Zimbabwe is seeking talks with foreign creditors to clear decades of debt, warning that without more funds the cash-strapped government may not cope with the economic impact from COVID-19. Zimbabwe's struggling economy has further slumped due to the lockdown over the coronavirus. But critics of the request note Zimbabwe's history of corruption and failure to service its debt.
Zimbabwe’s minister in charge of mobilizing resources to fight COVID-19, July Moyo, says the country is now relying on its “usual friends,” after the International Monetary Fund refused to provide funds to help the southern African nation reduce the impact of the COVID-19 pandemic.
“As you know the IMF was asked by the U.N, secretary-general [António Guterres] and an appeal was made to say indebted countries, IMF should give them a reprieve," he said. "But for Zimbabwe we could not be given a reprieve because we hadn’t paid our debt. But the World Bank has been giving us assistance… our PPEs and certain medicines — the World Bank is funding. So, we are getting assistance from our usual friends; the Chinese, the British, the Americans, European Union, the Indians and some from our neighbors in southern Africa, even if they are also suffering from [the] coronavirus pandemic.”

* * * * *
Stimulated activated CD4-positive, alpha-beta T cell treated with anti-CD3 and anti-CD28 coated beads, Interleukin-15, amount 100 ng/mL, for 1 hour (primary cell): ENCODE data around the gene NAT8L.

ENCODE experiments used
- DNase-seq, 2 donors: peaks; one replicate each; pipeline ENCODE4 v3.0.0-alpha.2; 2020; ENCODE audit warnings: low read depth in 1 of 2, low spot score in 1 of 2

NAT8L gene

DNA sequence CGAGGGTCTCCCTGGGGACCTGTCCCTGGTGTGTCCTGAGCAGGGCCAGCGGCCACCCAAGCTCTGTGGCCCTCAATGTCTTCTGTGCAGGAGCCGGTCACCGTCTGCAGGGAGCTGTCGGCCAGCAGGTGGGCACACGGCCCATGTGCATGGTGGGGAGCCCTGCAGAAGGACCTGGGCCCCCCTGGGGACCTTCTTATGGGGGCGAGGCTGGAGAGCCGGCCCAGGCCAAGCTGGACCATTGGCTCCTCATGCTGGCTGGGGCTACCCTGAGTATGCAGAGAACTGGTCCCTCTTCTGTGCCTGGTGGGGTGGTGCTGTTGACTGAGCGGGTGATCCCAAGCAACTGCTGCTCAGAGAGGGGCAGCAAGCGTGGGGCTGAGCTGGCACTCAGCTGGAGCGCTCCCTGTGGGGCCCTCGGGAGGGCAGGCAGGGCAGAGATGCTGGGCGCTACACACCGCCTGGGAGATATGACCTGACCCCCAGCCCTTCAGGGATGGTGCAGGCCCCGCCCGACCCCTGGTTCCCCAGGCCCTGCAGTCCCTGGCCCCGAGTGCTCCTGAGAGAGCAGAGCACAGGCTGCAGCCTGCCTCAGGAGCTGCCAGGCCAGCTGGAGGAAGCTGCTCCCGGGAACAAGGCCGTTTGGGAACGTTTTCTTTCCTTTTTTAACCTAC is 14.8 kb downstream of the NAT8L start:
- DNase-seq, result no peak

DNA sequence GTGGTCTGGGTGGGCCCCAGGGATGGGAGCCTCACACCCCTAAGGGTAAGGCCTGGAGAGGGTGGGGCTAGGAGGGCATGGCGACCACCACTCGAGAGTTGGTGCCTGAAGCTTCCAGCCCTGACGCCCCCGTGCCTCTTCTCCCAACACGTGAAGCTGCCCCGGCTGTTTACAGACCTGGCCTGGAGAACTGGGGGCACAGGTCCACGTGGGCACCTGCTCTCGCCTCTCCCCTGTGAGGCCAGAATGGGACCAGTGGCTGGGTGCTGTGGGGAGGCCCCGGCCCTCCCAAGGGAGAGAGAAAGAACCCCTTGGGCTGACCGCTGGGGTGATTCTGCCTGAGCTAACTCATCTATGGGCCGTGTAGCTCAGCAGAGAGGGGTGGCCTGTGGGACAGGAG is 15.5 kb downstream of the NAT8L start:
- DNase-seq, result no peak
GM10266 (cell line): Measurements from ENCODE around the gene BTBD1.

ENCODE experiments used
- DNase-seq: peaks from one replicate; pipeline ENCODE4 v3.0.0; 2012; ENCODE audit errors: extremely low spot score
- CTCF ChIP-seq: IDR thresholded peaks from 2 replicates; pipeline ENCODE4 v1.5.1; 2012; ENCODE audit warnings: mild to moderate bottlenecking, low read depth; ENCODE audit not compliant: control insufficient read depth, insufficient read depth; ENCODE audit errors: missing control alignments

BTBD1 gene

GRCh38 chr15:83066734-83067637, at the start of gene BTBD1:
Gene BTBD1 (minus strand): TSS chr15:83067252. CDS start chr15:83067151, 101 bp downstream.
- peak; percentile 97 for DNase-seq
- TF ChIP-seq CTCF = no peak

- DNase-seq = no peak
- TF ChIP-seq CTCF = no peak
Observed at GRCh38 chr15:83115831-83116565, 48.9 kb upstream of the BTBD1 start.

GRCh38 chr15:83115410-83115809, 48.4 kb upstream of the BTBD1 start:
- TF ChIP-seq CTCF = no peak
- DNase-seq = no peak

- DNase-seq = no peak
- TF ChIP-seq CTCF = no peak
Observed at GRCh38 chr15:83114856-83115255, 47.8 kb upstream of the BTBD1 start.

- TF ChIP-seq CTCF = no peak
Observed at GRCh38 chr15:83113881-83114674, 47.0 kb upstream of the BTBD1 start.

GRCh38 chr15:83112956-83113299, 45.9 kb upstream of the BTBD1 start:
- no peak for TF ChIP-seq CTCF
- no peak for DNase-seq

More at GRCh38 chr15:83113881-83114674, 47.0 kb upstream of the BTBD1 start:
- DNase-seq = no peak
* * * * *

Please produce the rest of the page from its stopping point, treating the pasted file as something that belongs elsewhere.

Zimbabwe’s minister of finance Mthuli Ncube wrote to the IMF for financial assistance and cancellation of its debt so the country could divert its funds to fight the COVID 19 pandemic.
But Tendai Biti, an opposition leader and a former finance minister, says Zimbabwe does not deserve assistance from the IMF or international creditors. He says due to corruption and excessive spending, Zimbabwe was in a crisis long before COVID-19 pandemic.
“That embarrassing long letter [to IMF] that accepts and acknowledges that the economy contracted by six percent in 2019 and in 2020 our contraction is minus 20 percent; the worst in the history of the country. So, no one should hide under COVID 19,” he said.
But not everyone agrees with the opposition’s view.
Trust Chikohora, an independent economic analyst, says President Emmerson Mnangagwa’s government should get financial support to kick start Zimbabwe’s fragile economy and limit the effects of COVID-19 pandemic.
“As everybody is aware Zimbabwe does not have resources at the moment to do this because of the state of the economy. And so multilateral institutions should support Zimbabwe in order to contain this pandemic which is global in nature and so not withstanding any previous positions that institutions could be holding or that other countries may be holding,” said Chikohora.
Zimbabwe is not one of 25 countries benefitting from an IMF program designed to help address the impact of the COVID-19 pandemic.
An official at the IMF said the organization would explain that position sometime this week.